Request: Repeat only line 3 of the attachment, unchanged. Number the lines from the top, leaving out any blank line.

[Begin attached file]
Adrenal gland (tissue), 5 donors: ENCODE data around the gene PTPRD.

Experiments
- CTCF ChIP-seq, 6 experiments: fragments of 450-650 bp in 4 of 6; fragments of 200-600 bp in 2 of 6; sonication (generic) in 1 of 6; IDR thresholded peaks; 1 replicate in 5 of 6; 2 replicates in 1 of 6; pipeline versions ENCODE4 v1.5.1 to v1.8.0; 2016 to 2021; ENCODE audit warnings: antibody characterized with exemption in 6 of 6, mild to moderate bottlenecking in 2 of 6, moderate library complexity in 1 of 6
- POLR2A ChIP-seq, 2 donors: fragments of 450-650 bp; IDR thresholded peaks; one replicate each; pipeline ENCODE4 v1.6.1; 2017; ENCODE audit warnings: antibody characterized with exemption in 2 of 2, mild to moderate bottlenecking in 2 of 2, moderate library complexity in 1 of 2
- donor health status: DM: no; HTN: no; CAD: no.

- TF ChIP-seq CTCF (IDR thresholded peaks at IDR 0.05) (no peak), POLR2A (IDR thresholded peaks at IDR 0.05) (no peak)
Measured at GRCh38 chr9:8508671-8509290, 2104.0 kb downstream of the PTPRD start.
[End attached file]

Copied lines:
- CTCF ChIP-seq, 6 experiments: fragments of 450-650 bp in 4 of 6; fragments of 200-600 bp in 2 of 6; sonication (generic) in 1 of 6; IDR thresholded peaks; 1 replicate in 5 of 6; 2 replicates in 1 of 6; pipeline versions ENCODE4 v1.5.1 to v1.8.0; 2016 to 2021; ENCODE audit warnings: antibody characterized with exemption in 6 of 6, mild to moderate bottlenecking in 2 of 6, moderate library complexity in 1 of 6